The fact is, I feel that I owe those few of you who have continued to pay some attention to what I have had to say; as well as to those who simply haven't had a chance to happen upon it yet. I'd like to believe that you've kept the faith that there might be something here of importance. Just as I'd like to believe that I might have been lucky enough to stumble onto something important, let alone the ability to express it properly; even after over twenty years of trying.
I haven't given up because you haven't given up looking for some answers; regardless of whether my take on things is the right one or not; though I would certainly settle quite amicably for simply being temporarily useful in getting any and all to a better answer.
The fact of the matter is that meaning and connection ought to be of immense concern for all of us now. The expansion of our part of the universe is accelerating its rate of expansion, even as we seem to whirl away from meaningful ties to each other faster and faster as well.
Having said that, though, I am not trying to suggest that there is a direct linkage. A physicist will tell you that this expansion is all pervasive in the Cosmos, and that's certainly possible. Whatever the relative probabilities might be, it is also possible that this expansion is localized to the event horizon formed by the speed of light and the distance already created by past expansion (perhaps cutting us off from ever getting to, or getting anything from the rest of what was once a unified reality). We already know that the rate of expansion can change, as the great expansion illustrated early on. Perhaps we are bubbling out into our own zone of entropy; our own cold new reality.
In any case, though, I cannot help but believe that, whatever dark energy might ultimately be, it and our own disconnect, are related to some degree at least. I believe this because, at a philosophical level, there can be no meaning, just as there can be no referencing focal point to base relativity on, without singular meaning processing systems. And ultimately, a sentient entity has to be involved in making the whole notion of meaning processing possible in the first place. Sentient entities that observe, categorize, elaborate on and exercise choice based on that processing. For without that there would be no need for probabilities at all. Everything would simply be locked into the measured dictates of certain fundamentals in various wave/field equations.
But I am getting ahead of myself here. I want to provide you with a little bit of juxtaposition to help illustrate why this has come to a head for me at this point in time.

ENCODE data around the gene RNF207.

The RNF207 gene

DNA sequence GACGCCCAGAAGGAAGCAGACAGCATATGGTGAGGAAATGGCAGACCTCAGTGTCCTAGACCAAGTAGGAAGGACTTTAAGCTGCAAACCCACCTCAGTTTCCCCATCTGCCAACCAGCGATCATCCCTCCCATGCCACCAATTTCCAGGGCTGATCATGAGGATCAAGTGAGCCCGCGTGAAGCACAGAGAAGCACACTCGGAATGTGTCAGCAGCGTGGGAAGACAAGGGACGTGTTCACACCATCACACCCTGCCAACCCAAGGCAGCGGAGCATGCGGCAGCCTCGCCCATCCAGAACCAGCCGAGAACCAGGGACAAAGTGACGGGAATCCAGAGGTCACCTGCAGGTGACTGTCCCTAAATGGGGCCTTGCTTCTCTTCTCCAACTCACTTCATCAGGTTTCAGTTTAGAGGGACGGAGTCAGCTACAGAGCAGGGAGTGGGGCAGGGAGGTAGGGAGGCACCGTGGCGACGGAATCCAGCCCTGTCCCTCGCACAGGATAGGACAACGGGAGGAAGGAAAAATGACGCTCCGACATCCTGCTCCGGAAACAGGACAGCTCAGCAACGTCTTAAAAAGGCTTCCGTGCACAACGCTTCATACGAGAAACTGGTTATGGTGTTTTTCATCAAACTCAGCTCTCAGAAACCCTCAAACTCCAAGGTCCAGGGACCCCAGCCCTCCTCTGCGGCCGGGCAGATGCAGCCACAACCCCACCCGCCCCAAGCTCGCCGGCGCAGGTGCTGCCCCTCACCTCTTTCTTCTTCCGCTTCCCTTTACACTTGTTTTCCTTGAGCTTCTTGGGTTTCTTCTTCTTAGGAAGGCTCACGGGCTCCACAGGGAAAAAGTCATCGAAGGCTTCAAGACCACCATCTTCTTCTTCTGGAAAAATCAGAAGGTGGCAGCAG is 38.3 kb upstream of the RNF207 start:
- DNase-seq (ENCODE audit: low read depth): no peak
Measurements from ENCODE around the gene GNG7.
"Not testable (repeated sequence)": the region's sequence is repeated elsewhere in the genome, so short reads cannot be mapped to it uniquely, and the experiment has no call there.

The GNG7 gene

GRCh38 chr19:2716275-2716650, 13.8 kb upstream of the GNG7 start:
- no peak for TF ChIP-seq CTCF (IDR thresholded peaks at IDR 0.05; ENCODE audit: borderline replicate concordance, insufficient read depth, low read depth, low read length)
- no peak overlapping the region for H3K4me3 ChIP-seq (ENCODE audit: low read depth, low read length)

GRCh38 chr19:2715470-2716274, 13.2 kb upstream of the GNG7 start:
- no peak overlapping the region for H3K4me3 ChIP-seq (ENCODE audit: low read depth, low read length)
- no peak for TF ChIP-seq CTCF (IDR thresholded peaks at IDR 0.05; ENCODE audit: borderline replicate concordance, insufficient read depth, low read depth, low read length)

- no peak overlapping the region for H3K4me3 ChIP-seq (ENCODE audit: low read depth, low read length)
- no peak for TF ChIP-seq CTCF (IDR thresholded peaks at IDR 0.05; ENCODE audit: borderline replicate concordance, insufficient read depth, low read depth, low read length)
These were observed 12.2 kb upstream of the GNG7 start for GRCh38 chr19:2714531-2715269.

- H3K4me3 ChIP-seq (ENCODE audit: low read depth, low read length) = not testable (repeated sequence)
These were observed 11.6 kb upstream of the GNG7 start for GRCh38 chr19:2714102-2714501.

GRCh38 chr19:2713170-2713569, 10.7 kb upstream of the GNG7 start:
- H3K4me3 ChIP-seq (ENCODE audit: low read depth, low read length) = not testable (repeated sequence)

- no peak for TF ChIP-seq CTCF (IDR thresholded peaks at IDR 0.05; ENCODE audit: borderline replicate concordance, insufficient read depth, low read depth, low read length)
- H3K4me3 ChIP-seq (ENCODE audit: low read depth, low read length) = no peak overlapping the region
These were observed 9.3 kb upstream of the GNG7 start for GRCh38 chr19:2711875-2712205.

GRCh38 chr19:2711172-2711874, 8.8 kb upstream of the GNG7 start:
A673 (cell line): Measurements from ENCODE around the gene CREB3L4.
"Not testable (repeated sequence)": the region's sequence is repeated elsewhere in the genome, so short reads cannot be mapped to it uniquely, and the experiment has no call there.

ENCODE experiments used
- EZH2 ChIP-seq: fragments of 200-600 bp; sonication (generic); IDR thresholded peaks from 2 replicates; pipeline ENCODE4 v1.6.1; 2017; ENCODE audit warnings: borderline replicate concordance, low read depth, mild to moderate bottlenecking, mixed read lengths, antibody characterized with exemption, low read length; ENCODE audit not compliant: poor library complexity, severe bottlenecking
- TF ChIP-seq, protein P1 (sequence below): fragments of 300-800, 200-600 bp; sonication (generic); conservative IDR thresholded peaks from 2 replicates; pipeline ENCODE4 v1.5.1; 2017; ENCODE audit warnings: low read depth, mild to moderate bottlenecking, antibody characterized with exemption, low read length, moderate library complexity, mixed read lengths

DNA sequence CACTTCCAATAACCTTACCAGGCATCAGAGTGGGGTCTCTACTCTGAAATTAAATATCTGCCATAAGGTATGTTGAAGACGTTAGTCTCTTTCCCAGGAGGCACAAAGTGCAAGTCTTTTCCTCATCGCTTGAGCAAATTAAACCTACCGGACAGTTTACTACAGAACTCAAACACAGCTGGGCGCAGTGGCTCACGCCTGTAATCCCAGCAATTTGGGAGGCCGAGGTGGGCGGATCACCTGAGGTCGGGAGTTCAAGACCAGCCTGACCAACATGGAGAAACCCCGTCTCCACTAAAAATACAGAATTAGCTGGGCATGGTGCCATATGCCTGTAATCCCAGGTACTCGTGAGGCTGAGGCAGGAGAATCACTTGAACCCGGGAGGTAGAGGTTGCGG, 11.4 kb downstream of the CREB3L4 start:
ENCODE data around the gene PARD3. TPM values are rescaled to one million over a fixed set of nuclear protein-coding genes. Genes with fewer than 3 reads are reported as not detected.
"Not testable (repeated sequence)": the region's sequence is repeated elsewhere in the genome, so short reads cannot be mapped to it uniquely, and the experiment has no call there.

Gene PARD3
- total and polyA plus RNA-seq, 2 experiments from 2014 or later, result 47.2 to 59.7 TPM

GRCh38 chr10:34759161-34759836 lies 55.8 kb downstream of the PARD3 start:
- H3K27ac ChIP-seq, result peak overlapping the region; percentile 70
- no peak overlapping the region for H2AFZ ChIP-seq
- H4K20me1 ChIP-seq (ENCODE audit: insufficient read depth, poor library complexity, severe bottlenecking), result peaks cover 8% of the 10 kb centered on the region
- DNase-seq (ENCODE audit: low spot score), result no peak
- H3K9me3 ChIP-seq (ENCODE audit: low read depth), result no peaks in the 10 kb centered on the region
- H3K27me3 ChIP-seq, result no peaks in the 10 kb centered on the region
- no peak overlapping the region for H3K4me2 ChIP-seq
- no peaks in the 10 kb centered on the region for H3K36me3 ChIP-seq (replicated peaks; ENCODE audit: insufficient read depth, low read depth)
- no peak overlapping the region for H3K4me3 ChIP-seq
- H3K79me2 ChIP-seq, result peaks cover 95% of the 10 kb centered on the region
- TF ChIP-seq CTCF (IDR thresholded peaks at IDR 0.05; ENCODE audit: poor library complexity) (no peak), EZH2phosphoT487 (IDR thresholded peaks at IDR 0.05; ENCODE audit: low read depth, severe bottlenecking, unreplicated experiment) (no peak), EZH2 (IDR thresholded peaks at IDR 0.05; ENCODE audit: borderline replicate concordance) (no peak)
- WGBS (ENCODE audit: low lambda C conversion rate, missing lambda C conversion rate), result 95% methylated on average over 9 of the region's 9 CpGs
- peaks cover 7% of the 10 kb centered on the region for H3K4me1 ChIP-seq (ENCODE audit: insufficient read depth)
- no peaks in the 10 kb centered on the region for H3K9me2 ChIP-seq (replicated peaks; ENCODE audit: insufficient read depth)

As those of you who have been reading recently will know, there are two books that have got me to thinking with a little more focus. Those are “The First Word” by Christine Kenneally and “The Evolution of Consciousness” by Robert Ornstein.
In addition, however, several movies have been kicking around in my head for years, and a recent one only made the rest stand out more. Those moves are “The Forbidden Planet,” “Avatar,” and most recently, “The Congress.”
Certainly there are others also related in theme, but these are the ones that I seem to keep referring back to.
In “The Forbidden Planet” Walter Pigeon, Leslie Nielsen, and Ann Francis are on hand to delve into the mystery of a race called the “Krell.” Nothing is left of the Krell on the surface of the planet Pigeon’s character, as the Philologist in a scientific team sent to study it, has come to find out. Only the truly immense (8,000 cubic miles) machine buried beneath the surface is left. Suffused with technology a million years ahead of our own.
The Krell destroyed themselves the moment they achieved what was supposed to be their crowning goal: the ability to affect the physical world without any immediate physical instrumentality. The ability to create, or change, anything of or around them with only a thought. All powered by this energy creating machine without equal.
As is usually the case, they hadn't anticipated all of the ramifications of what having this new ability might entail. Just a little thing like the lower brain left over from their rise, in evolutionary steps, from whatever species was lucky enough to find itself in not only a gravity dependent, three dimensional physical space, but with opposing digits, vertical symmetry, and at least one set of true arms and legs that would allow for running, climbing, throwing, carrying and, most importantly, grasping. For it is in the ability to grasp that we acquire the notion of handle. Because once you have a handle for everything you can begin to manipulate not only physical things on a whole new level, you are able to do the same with interior layers of abstraction; as in the naming of things which is the objectifying foundation of language.